Monday, February 25, 2008

The Definition of Stagflation

Currently people throw the word “stagflation” around a lot so it is a good idea to define the term. At this time the US runs a serious risk of sliding into a period of stagflation. Slow growth caused by the housing problems, credit crunch, slower consumer demand, etc.; monetary and fiscal polices that are trying to stimulate the economy out of a recession; and higher energy and commodity prices all lead to a potential period of stagflation. The ultimate problem with stagflation is that it is hard to get out of. This definition came from If you don't like this one there are plenty of others to choose from.

Term coined by economists in the 1970s to describe the previously unprecedented combination of slow economic growth and high unemployment (stagnation) with rising prices (inflation). The principal factor was the fourfold increase in oil prices imposed by the Organization of Petroleum Exporting Countries (OPEC) cartel in 1973-74, which raised price levels throughout the economy while further slowing economic growth. As is characteristic of stagflation, fiscal and monetary policies aimed at stimulating the economy and reducing unemployment only exacerbated the inflationary effects.

A meatier definition and discussion can be found at Wikipedia:

Stagflation, a blend of the words stagnation and inflation, is a macroeconomics term used to describe a period of inflation combined with stagnation (that is, slow economic growth and risingunemployment, possibly including recession). The term stagflation is generally attributed to United Kingdom Chancellor of the Exchequer Iain MacLeod, who coined the term in a speech to Parliament in 1965.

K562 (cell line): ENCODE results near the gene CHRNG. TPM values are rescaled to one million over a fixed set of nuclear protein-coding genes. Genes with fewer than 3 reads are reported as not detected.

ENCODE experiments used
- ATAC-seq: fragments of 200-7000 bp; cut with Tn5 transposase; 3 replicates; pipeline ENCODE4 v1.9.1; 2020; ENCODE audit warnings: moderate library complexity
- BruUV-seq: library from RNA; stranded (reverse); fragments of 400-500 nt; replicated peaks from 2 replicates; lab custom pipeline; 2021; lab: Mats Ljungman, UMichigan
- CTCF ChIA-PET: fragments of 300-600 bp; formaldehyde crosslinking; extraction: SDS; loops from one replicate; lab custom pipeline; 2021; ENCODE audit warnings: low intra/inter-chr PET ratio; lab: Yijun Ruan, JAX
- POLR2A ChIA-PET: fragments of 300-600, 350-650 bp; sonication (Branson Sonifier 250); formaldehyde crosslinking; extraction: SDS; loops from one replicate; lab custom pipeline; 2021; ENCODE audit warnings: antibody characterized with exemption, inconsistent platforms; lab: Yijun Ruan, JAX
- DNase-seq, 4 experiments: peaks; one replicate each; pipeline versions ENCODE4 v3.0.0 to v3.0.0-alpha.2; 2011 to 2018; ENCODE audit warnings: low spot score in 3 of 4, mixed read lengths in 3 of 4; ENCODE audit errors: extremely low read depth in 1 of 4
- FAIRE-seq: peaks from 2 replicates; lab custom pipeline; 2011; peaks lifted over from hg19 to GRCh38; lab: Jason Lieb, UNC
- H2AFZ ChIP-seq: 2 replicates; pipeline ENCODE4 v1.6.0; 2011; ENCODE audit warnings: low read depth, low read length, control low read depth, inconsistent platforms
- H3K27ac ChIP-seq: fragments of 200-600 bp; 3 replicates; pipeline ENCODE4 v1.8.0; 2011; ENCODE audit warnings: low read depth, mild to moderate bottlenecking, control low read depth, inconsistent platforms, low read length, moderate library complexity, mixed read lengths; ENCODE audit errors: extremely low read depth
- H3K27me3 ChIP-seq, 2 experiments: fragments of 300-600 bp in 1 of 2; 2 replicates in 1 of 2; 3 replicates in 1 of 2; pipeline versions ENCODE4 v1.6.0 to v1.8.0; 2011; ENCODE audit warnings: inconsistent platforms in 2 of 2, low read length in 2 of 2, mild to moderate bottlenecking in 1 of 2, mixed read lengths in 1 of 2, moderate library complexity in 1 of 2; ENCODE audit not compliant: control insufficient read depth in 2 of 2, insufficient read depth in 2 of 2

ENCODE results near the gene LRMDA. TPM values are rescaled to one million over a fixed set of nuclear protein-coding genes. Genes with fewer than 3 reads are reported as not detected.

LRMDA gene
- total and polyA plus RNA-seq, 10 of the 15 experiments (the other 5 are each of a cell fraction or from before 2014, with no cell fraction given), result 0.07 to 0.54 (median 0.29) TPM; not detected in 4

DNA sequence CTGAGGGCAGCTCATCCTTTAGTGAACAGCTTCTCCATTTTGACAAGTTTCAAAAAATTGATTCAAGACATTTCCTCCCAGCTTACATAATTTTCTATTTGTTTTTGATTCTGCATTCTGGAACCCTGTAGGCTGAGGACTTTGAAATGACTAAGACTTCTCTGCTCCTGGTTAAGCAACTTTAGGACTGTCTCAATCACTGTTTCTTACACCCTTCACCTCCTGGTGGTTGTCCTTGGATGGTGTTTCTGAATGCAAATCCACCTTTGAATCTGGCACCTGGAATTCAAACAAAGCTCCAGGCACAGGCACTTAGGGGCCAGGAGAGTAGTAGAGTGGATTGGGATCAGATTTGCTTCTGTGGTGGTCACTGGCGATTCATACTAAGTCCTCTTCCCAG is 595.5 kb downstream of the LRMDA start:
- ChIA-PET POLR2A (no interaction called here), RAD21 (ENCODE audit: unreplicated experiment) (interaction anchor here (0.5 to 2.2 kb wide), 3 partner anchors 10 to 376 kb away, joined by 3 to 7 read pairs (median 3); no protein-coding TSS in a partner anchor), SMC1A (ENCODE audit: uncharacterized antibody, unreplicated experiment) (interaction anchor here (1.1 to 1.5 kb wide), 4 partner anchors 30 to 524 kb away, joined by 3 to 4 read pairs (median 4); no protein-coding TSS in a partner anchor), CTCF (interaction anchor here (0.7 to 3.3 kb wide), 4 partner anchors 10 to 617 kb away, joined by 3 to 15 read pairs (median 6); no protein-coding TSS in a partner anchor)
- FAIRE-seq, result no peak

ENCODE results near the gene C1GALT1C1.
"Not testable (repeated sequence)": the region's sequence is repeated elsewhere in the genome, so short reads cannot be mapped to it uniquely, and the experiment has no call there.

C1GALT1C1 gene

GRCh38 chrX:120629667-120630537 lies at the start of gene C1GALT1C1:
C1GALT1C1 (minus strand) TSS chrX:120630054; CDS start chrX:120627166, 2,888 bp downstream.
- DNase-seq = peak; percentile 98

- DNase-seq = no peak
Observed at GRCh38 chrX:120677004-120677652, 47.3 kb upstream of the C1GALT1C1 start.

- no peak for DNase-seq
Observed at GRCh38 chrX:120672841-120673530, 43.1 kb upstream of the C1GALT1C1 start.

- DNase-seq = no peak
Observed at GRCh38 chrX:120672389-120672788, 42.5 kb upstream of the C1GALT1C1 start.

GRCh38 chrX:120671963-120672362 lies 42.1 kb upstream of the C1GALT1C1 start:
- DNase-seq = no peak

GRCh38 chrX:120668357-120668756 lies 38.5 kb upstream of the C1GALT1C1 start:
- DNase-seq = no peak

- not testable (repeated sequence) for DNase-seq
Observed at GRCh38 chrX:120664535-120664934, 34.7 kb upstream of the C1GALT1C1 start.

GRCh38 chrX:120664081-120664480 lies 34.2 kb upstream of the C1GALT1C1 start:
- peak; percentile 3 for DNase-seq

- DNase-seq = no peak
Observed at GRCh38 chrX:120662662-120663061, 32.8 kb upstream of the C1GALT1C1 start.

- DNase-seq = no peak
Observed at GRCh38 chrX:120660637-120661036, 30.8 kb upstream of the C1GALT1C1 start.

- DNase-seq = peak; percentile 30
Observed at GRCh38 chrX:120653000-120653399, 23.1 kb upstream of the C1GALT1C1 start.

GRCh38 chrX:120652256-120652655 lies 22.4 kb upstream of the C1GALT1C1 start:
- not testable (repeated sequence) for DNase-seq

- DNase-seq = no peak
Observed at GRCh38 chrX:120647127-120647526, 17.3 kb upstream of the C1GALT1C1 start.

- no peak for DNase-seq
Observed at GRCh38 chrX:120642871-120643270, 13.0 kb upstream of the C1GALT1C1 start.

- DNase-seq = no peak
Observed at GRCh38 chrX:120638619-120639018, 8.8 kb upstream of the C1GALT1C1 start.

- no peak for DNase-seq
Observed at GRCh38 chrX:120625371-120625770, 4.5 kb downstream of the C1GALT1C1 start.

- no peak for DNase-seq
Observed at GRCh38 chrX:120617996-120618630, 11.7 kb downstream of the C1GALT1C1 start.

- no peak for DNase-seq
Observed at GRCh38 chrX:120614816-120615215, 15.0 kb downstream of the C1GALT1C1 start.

Stagflation came to be recognized as a potentially important macroeconomic problem in the 1970s, when it afflicted many countries in the developed and developing world. Prior to the 1970s, the prevailing Keynesian school of macroeconomics assumed that inflation and stagnation were unlikely to occur together. Macroeconomists at that time believed that stagnation could typically be cured by expansionary monetary or fiscal policies, while inflation could be cured by contractionary monetary or fiscal policies. When both stagnation and inflation occurred at the same time, this called into question existing macroeconomic theories and also posed a dilemma for the standard policy remedies that had been used to stabilize the economy in the past.

Economists today typically offer two main explanations of stagflation. First, stagflation can occur when an economy is slowed by an unfavorable supply shock, such as an increase in the price of oil in an oil importing country, which tends to raise prices at the same time that it slows the economy by making production less profitable.
Second, both stagnation (recession) and inflation can be caused by inappropriate macroeconomic policies. For example, central banks can cause inflation by permitting excessive growth of the money supply, and the government can cause stagnation by excessive regulation of goods markets and labor markets. The global stagflation of the 1970s is often blamed on both causes: it was largely started by a huge rise in oil prices, but then continued as central banks used excessively stimulative monetary policy to try to avoid the resulting recession (stagnation), causing a runaway wage-price spiral.

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